WEFA: Report calls on African countries to institutionalise cross-border cooperation

Abuja, Nigeria (PANA) – The World Economic Forum Africa (WEFA) secretariat on Wednesday released a report, calling on African countries to institutionalize cross-border collaboration as the key factor in regional growth and cooperation.

Chief Executive Officer of the NEPAD Planning and Coordinating Agency, Mr. Ibrahim Mayaki, said that the report, titled ‘Managing Transnational Infrastructure Programmes in Africa – Challenges and Best Practices', is intended to be a guide for policy-makers, sponsors and managers to help facilitate the delivery of transnational infrastructure programmes on schedule, at the right cost and at a high quality value.

Mayaki noted that the report was an important contribution to identifying best practices that will ultimately help facilitate and coordinate the implementation of regional priority programmes.

According to him, "the management of any complex infrastructure programme – a railway system, for instance, or an electricity production and distribution network – is difficult enough within a country."

The challenges, says the report, are tremendous with transnational programmes, and more so still in Africa, owing to the continent’s wide variation in languages, cultures, financial capacities and maturity of public institutions. Infrastructure is essential for integrating regions, realizing socio-economic potentials and fast-tracking development in Africa.”

A statement from the WEFA Secretariat on the report noted that "there are myriad challenges when it comes to infrastructure projects in Africa, including financial, technical and regulatory alignments, as well as governance and human relations issues. Difficulties may also have a historical dimension too; a legacy of mistrust or even conflict can often jeopardize cooperation between participating nations, and many countries lack a tradition of conducive environmental measures, such as enforcement of anti-corruption laws and the availability of stringent regulations on public-private partnerships."

Chief Executive Officer of GE Africa, Jay Ireland, noted: "Africa’s growth will accelerate through success in building intra-African trade. Coordinating actions across multiple Governments inevitably makes the process more complex, costly and bureaucratic. But the payoff from regional integration — building more efficient and reliable infrastructure for energy, logistics management, and movement of labour across borders - is high and will have a strong multiplier effect on growth, entrepreneurship and employment."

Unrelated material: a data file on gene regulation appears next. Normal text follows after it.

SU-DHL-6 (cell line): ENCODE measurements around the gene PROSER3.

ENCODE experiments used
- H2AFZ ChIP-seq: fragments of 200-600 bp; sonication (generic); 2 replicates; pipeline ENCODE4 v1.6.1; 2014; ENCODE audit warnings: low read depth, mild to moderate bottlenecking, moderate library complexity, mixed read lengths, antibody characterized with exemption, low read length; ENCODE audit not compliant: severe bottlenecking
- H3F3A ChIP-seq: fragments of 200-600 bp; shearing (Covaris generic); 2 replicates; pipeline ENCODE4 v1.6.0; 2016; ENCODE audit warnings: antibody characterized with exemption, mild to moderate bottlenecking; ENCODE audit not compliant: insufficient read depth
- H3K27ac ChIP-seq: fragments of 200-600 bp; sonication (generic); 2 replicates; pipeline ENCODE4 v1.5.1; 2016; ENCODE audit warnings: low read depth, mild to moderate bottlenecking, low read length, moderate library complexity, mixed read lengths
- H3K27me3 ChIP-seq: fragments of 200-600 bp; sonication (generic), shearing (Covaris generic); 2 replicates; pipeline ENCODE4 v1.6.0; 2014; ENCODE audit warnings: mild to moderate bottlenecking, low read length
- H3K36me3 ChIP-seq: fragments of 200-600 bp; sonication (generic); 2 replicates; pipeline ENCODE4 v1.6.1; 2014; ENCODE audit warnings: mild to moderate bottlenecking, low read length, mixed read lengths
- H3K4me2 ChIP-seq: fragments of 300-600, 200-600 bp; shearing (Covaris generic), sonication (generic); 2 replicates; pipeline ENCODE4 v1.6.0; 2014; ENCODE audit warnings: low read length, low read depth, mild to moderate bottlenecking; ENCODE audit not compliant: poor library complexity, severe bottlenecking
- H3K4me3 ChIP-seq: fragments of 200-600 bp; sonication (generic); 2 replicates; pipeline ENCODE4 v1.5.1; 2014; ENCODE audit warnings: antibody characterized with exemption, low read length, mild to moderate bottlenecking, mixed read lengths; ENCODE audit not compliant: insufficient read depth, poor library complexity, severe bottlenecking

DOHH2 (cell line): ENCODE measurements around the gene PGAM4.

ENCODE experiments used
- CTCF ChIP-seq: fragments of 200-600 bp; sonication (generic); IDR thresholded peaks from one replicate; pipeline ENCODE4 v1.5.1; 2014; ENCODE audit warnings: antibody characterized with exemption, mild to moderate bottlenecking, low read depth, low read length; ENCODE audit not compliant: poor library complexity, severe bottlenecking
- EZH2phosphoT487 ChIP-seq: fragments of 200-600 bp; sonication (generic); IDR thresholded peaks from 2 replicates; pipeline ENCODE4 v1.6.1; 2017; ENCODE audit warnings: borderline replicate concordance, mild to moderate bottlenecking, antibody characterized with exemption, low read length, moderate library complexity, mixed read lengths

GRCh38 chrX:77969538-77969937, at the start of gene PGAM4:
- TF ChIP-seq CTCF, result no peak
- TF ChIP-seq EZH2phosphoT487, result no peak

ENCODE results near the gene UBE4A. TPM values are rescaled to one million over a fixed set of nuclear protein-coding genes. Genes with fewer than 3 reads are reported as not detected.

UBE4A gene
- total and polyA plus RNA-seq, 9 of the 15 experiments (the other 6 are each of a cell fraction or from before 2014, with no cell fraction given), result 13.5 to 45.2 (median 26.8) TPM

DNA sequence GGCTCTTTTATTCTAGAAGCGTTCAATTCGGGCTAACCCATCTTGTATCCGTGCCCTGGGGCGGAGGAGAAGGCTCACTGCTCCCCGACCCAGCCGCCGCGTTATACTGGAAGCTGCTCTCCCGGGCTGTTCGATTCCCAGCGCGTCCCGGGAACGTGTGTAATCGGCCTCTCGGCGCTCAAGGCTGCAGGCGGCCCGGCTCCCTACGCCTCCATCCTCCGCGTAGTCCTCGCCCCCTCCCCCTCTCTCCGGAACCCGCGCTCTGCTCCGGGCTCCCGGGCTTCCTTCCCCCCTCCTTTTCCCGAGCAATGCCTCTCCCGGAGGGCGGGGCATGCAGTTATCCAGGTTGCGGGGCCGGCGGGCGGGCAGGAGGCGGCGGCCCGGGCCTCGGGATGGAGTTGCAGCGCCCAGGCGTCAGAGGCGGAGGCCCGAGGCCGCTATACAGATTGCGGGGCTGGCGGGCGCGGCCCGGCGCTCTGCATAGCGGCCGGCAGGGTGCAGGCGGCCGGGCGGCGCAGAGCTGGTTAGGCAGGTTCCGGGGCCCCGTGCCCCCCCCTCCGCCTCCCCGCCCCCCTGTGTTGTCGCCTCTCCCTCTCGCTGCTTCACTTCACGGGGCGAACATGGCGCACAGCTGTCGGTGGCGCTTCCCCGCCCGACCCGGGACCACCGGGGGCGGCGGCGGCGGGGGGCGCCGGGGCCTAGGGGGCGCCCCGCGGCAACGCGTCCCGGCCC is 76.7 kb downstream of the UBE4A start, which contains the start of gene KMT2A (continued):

The report enumerates best practices that have been brought to bear in response to the challenges at various phases of a programme’s lifecycle.

They include a joint strategic vision for regional infrastructure and integrated national infrastructure plans; a comprehensive cost-benefit analysis assessing the impact in all affected countries; the issuing of a single transnational concession rather than several intra-national concessions; a precise allocation of the costs, risks and benefits to the participating countries, with a detailed compensation plan for people adversely affected by the facility; a rigorous and transparent tendering process; harmonization of regulations; and coordination of demand profiles and maintenance schedules.

Another key success factor is to institutionalize cross-border collaboration. This could best be done by setting up a strong programme management unit, established through a special treaty between all participating countries. Whether based on public or private resources or a mix of the two, such a unit would oversee most of the phases of the programme, and coordinate all the stakeholders.
-0- PANA MON/VAO 7May2014

07 mai 2014 14:29:06

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